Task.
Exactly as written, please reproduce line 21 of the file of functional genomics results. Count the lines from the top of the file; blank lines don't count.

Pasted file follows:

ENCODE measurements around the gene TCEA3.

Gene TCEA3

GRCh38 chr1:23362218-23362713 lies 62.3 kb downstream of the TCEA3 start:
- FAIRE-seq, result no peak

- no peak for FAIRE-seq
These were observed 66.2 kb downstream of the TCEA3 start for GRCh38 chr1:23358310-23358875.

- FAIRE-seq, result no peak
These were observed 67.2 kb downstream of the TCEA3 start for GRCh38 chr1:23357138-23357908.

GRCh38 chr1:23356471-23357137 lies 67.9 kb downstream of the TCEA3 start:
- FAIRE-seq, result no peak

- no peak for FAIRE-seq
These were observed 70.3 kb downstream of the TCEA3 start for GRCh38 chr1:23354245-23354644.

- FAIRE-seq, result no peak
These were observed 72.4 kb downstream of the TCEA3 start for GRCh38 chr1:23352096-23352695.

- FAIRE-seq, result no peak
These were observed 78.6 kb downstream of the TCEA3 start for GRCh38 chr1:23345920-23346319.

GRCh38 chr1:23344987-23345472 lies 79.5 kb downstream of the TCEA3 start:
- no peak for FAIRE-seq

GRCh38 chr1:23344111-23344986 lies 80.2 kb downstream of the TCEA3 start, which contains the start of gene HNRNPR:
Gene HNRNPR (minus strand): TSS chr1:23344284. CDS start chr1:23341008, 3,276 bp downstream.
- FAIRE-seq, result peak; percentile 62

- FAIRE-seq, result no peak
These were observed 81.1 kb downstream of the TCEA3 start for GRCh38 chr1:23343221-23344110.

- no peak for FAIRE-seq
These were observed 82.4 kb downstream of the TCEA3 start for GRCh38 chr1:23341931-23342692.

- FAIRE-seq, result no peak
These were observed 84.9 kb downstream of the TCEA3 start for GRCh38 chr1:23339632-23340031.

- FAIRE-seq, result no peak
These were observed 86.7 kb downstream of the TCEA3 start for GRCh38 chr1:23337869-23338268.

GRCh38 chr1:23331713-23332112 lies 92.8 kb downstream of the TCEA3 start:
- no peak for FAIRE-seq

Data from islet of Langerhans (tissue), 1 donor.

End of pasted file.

- FAIRE-seq, result peak; percentile 62